Chronic people-pleasing is a crime. It’s a crime against your soul, who you are, your unique gifts, purpose and message to share with the world.
By the time I was 21 years old, I was addicted to people-pleasing and external validation. I didn’t believe that I was good enough. Or smart enough. Or cool enough. Or attractive enough. Or lovable enough. So I manipulated my body, my behaviors and my personality so that I would be accepted, approved of and liked by everyone. I was always nice and said “yes” no matter what.
I did this at the cost of betraying my soul.
The people-pleasing road led to bulimia, blackout drunken nights, and self-loathing.
I was a shell of a person: I lost myself: in the midst of depression, I attempted to end my own life. I hit my rock bottom.
Friends and family were at a loss about how to help me, so my parents called the police.
I was handcuffed and escorted into a police car with neighbors gawking and tears in my parents’ eyes.
This was the wake-up call I needed to get real, start healing and take back my personal power, and quit committing crimes against myself.
From a hospital, to a psych ward, to a treatment center, to experiencing equine therapy and life coaching, my people-pleasing recovery journey went from handcuffs to healing through horses.
Horses ignored me during equine therapy if I attempted to be anything other than my authentic self. Horses only wanted to connect with me when I was being real, imperfections and all.
It was mind-opening and heart-opening.
Through working with horses and peeling back protective and inauthentic layers, I found the woman I was meant to be.
I began to accept, approve, like, and, yes, even love myself.
People-pleasing will cost you everything.
You are doing yourself and the world a disservice by saying “yes” to things when deep down your soul says “no.”
Especially as women, we need serious reframing around saying “no.”
Saying “no” to others doesn’t mean being a bitch, being selfish or being ungrateful.
It means we care about how we feel, and we value our precious time and energy.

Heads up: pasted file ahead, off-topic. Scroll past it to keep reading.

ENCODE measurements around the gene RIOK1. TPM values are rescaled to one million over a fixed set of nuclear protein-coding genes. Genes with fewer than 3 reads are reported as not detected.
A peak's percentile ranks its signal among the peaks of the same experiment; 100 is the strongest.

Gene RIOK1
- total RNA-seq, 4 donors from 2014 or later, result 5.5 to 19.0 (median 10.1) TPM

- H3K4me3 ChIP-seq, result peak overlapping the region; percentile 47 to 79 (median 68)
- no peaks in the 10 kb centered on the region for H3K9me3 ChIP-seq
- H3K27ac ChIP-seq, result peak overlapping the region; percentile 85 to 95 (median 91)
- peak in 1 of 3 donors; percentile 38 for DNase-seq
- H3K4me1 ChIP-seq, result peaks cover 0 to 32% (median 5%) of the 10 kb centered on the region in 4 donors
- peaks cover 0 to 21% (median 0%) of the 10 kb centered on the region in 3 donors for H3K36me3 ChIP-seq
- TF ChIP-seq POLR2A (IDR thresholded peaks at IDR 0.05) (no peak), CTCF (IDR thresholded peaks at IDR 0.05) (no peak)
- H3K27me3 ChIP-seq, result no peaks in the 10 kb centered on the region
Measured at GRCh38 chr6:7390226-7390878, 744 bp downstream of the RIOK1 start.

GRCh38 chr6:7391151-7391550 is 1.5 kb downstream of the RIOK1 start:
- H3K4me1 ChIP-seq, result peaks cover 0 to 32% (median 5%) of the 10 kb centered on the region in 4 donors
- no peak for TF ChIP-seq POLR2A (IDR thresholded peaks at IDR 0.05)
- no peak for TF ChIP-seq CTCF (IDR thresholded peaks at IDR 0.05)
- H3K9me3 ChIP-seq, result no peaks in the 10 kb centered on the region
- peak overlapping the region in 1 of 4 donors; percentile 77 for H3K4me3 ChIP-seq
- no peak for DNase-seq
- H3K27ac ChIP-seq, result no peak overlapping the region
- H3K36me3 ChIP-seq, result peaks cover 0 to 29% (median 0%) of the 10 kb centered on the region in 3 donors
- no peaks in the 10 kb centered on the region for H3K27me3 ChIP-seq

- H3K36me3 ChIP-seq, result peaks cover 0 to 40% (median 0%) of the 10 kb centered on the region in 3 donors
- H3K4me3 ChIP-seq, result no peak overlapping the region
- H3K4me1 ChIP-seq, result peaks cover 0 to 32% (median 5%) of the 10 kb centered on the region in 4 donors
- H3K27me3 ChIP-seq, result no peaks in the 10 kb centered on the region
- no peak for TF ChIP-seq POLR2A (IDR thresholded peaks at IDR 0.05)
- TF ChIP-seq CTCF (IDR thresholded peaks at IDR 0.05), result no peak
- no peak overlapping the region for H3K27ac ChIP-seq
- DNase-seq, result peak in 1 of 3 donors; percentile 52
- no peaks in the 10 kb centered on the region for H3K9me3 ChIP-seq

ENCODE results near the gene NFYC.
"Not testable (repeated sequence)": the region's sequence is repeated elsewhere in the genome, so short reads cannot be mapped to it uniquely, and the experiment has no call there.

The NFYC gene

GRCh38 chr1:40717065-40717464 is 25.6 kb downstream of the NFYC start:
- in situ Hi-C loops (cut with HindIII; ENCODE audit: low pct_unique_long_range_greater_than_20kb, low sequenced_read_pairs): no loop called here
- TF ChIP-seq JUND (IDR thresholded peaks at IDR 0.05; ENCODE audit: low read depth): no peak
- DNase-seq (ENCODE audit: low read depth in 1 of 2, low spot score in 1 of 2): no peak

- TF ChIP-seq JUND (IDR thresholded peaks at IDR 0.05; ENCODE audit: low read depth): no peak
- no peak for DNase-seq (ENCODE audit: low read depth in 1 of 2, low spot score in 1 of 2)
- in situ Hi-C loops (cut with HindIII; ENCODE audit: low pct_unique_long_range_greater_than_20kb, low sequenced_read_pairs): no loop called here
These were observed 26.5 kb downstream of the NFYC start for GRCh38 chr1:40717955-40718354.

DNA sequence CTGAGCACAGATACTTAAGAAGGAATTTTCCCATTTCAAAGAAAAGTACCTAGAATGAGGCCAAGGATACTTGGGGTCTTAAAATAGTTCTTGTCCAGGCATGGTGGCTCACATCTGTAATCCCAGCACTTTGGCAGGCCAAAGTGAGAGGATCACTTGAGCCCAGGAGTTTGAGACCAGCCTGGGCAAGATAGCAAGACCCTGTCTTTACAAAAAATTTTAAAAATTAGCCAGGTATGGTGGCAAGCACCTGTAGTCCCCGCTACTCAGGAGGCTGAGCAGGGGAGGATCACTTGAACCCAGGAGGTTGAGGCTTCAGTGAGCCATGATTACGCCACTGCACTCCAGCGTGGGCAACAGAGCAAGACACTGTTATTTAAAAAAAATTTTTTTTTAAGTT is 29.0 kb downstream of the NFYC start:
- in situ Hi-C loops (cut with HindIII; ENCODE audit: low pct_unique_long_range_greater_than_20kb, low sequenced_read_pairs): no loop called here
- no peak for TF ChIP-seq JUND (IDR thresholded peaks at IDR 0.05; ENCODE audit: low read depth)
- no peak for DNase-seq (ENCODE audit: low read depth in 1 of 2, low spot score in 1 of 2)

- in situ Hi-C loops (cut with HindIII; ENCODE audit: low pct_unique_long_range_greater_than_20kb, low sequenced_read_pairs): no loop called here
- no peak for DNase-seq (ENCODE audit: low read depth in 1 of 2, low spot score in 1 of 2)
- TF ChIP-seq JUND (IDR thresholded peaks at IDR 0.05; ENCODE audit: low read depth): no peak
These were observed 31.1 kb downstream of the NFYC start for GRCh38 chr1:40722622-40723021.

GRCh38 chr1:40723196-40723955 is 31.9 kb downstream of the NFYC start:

It means we make choices based on what enhances our spirit versus what drains our spirit.
It means we proclaim that we can truly be there for others, only when we are there for ourselves first.
In a world of 7 billion people, not everyone is going to like you. Or accept you. Or approve of you. Or love you. And it’s okay.
In fact, it’s liberating to know and accept this because you will stop betraying your soul in an attempt to gain other’s fleeting acceptance and so-called stamp of approval.
Are you betraying yourself?
Awareness is key. Pay attention to the choices you make, and notice if they drain you mentally, physically, emotionally and spiritually.
If your choices drain you, it’s a red flag. If you are fueled by your choices, you are feeding your soul and curing the “disease to please.”
Practice saying “no” in the mirror. When you say “no” to someone, use K.I.S.S., aka Keep It Short and Simple.
When you start saying “yes” to your soul, you take back your personal power. This is a practice and you begin to build an emotional muscle over time.
It could mean saying “no” to others. It could mean speaking up even when your voice shakes. It could mean sharing an opinion that goes against what your family/friends/co-workers/spouse thinks.
By pleasing yourself first, you start living the life you are born to live. Only then can you be of the highest value and service to the world and those around you.
When you break free of the chains of always being nice and relying on external validation to feel worthy and good enough, you take the reins of your life. And there is nothing more likable, attractive, and lovable than a woman who says “yes” to herself and “no” to what doesn’t resonate with her soul.
So don’t get handcuffed, get real!
P.S. If you want to learn how to say “YES” to yourself, join us at the RETURN TO THE REAL YOU RETREAT in Montana on August 12th – 16th, 2018. Save $400 when you reserve a spot by May 31st! Click here for all the details.
P.S.S. Please share this post if you know someone who can benefit.